yukteḥ śabdāntarācca || 18 ||

yukteḥ—From reasoning; śabdāntarāt—from another Śruti text; ca—and.

18. From reasoning and another Śruti text (this relation between cause and effect is established).

The assertion that ordinary speech as well as the Veda acknowledges the existence of the effect in the cause cannot be upheld 'on account of the designation of (the effect as) the non-existent.' For the Veda says, 'Non-being only was this in the beginning' (Kh. Up. III, 19, 1); 'Non-being indeed was this in the beginning' (Taitt. Up. II, 6. 1); 'In the beginning truly this was not anything whatever.' And in ordinary language we say 'In the morning all this--jars, platters, and so on,--was not.'--This objection the Sūtra proceeds to refute. 'Not so, on account of such designation being due to another attribute.' The designation of the effected substance as the non-existent is due to the effect having at an earlier time a different quality, i.e. a different constitution; not to its being, as you think, absolutely non-existing. The quality different from the quality of existence is non-existence; that is to say, of the world designated as this, the quality of existence is constituted by name and form, while the quality of non-existence consists in the subtle state opposed to name and form.--But how is this known?--'From the complementary passage, from Reasoning, and from another text.' The complementary passage is the one following on the last text quoted above, viz. 'that Non-existent formed the resolve "may I be". The resolve referred to in this complementary text serving as an inferential sign to determine that the Non-existence spoken of is other than absolute Non-existence, we, on the basis of the observation that all the three texts quoted treat of the same matter, conclude that in the other two texts also the Non-existent has to be understood in the same sense. 'From Reasoning.' Reasoning shows Being and Non-being to be attributes of things. The possession, on the part of clay, of a certain shape, a broad base, a belly-shaped body, and so on, is the cause of our thinking and saying 'the jar exists,' while the connexion, on the part of the clay, with a condition opposed to that of a jar is the cause of our thinking and saying 'the jar does not exist.' A condition of the latter kind is e. g.--the clay's existing in the form of two separate halves of a jar, and it is just this and similar conditions of the clay which account for our saying that the jar does not exist. We do not perceive any non-existence of the jar different from the kind of non-existence described; and as the latter sufficiently accounts for all current ideas and expressions as to non-existence, there is no occasion to assume an additional kind of non- existence.--And also 'from another text.' The text meant is that often quoted, 'Being only was this in the beginning.' For there the view of the absolute non-being of the effect is objected to, 'But how could it be thus?' etc., and then the decision is given that from the beginning the world was 'being.' This matter is clearly set forth in the text 'This was then undistinguished; it became distinguished by name and form' (Bri. Up. I, 4, 7).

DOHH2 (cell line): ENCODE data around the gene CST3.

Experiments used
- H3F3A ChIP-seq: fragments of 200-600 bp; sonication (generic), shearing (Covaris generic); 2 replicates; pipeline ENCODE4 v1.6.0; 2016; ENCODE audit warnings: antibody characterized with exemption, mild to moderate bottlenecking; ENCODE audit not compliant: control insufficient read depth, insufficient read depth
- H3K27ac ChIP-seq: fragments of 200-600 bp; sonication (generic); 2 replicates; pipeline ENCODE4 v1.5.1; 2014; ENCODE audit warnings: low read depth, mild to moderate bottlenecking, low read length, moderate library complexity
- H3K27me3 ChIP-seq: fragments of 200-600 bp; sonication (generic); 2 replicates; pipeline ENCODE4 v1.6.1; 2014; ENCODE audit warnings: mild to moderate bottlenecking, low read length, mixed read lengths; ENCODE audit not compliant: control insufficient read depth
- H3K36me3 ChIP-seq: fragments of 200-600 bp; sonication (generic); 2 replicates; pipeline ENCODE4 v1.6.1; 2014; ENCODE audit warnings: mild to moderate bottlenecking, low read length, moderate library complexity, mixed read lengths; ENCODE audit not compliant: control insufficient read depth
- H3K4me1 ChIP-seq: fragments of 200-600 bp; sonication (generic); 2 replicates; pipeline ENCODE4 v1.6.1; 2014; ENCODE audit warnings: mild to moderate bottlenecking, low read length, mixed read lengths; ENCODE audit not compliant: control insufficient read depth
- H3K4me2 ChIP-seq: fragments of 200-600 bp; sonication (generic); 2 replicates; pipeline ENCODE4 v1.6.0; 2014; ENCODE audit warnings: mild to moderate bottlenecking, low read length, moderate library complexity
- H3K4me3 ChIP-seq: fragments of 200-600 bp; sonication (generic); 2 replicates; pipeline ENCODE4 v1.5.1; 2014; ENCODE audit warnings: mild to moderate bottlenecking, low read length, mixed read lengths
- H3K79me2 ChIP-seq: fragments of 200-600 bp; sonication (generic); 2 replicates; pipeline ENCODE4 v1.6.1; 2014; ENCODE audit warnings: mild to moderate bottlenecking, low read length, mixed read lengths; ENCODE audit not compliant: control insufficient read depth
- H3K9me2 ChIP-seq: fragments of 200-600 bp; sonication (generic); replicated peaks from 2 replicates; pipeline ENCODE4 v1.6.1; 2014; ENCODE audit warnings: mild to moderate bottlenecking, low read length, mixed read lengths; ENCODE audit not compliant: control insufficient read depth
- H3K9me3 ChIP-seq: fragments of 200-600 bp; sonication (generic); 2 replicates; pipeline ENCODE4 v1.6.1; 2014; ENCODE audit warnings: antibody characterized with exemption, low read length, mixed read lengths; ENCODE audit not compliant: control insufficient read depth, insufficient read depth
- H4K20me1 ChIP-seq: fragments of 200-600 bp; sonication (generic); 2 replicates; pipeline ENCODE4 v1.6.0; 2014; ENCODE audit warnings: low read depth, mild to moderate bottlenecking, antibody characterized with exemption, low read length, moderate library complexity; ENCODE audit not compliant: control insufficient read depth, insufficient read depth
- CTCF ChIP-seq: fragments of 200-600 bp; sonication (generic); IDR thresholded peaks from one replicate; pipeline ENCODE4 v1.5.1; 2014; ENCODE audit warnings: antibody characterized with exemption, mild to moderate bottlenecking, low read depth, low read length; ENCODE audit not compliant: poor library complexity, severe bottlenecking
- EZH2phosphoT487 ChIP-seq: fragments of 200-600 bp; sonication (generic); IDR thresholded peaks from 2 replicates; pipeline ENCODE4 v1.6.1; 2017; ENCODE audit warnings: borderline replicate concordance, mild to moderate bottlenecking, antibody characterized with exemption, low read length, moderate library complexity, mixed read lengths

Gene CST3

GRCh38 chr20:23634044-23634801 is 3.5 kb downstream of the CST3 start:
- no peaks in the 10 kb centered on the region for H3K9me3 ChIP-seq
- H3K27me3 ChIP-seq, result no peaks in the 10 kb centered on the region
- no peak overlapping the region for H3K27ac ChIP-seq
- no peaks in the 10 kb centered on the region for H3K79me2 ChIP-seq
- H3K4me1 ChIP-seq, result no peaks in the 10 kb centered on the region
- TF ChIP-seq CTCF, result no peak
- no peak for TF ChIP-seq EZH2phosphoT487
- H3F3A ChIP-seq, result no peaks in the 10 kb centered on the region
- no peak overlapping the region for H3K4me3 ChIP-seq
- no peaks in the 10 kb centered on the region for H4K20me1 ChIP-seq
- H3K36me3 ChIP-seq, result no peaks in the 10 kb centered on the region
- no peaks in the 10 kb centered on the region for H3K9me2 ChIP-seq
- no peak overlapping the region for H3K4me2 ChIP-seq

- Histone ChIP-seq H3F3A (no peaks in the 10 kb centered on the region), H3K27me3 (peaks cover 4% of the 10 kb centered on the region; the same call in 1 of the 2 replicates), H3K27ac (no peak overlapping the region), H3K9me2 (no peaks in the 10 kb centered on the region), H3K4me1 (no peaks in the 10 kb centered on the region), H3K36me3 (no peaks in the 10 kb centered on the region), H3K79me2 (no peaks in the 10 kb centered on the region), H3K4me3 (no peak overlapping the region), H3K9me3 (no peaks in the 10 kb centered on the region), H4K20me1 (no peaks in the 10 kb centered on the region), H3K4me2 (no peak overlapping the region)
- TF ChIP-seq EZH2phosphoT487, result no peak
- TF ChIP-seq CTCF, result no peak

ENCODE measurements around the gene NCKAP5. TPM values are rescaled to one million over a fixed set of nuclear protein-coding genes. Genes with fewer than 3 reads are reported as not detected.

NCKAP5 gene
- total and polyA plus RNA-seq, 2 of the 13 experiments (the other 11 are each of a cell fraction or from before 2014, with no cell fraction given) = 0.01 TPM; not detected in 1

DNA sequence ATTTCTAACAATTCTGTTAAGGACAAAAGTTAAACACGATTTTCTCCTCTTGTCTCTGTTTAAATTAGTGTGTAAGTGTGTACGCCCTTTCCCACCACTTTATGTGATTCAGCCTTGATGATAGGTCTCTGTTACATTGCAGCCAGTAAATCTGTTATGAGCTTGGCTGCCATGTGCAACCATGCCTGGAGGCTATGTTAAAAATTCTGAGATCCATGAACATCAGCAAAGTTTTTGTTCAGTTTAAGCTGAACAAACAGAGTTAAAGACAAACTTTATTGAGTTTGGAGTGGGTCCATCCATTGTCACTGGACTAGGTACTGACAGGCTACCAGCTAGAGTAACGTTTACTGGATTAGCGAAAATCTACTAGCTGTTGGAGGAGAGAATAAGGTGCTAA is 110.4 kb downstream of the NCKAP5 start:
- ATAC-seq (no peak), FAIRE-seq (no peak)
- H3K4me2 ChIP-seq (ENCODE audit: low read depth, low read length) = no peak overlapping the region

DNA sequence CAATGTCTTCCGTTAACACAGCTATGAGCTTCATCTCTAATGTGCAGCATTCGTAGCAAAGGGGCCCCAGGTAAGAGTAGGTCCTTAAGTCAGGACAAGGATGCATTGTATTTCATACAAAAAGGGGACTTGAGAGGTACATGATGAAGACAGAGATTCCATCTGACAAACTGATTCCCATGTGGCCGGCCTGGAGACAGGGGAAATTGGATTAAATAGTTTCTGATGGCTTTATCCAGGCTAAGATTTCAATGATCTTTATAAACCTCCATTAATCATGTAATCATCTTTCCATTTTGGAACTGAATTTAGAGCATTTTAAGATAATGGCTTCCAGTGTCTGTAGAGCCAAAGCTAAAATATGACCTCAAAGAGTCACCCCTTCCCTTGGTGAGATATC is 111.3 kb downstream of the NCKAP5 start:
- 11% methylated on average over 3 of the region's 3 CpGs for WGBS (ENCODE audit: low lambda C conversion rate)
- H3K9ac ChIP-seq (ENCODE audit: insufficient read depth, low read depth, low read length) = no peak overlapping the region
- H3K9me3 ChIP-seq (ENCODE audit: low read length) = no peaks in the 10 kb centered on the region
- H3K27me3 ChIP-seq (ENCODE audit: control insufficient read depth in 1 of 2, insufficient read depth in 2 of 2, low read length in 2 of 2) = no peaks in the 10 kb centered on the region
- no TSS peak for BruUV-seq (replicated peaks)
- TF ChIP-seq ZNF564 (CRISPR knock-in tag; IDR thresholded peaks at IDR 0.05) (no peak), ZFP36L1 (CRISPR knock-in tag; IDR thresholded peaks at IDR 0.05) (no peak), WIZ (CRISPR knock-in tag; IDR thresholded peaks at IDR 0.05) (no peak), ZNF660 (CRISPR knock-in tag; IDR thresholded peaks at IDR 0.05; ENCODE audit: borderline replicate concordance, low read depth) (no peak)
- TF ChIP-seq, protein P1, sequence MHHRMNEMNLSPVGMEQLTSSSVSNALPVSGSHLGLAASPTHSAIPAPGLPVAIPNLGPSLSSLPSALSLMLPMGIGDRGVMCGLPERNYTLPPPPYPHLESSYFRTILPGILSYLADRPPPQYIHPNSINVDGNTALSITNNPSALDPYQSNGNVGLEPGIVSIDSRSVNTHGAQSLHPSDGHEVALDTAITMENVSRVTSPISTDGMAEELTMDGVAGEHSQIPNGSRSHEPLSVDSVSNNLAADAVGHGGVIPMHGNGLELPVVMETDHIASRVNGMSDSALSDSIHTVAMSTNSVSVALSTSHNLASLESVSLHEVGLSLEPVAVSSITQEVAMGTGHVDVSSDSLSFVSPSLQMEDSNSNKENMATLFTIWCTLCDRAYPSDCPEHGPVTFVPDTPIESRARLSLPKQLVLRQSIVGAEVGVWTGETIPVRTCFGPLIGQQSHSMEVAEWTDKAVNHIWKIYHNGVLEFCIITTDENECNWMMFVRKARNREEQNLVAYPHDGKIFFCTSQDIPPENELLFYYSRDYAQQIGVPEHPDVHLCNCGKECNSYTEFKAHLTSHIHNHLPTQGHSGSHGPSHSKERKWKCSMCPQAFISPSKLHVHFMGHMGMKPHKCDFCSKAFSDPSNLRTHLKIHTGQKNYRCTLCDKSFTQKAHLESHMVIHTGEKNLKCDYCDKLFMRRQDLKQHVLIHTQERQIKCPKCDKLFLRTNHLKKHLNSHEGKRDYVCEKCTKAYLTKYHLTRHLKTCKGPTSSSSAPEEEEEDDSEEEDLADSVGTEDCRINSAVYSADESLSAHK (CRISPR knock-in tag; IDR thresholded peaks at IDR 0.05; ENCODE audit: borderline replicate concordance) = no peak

The next two Sūtras confirm the doctrine of the non-difference of the effect from the cause by two illustrative instances.

Sutra 2,1.19

पटवच्च ॥ १९ ॥

paṭavacca || 19 ||

paṭavat—Like cloth; ca—and.

19. And like a piece of cloth.

As threads when joined in a peculiar cross-arrangement are called a piece of cloth, thus acquiring a new name, a new form, and new functions, so it is with Brahman also.

Sutra 2,1.20

यथा च प्राणादिः ॥ २० ॥

yathā ca prāṇādiḥ || 20 ||

yathā—As; ca—and; prāṇādiḥ—in the case of Prāṇas.

20. And as in the case of the different Prāṇas.

As the one air, according as it undergoes in the body different modifications, acquires a new name, new characteristics, and new functions, being then called prāṇa, apāna, and so on; thus the one Brahman becomes the world, with its manifold moving and non- moving beings.--The non-difference of the world from Brahman, the highest cause, is thus fully established.

Here terminates the 'ārambhaṇa' Adhikaraṇa.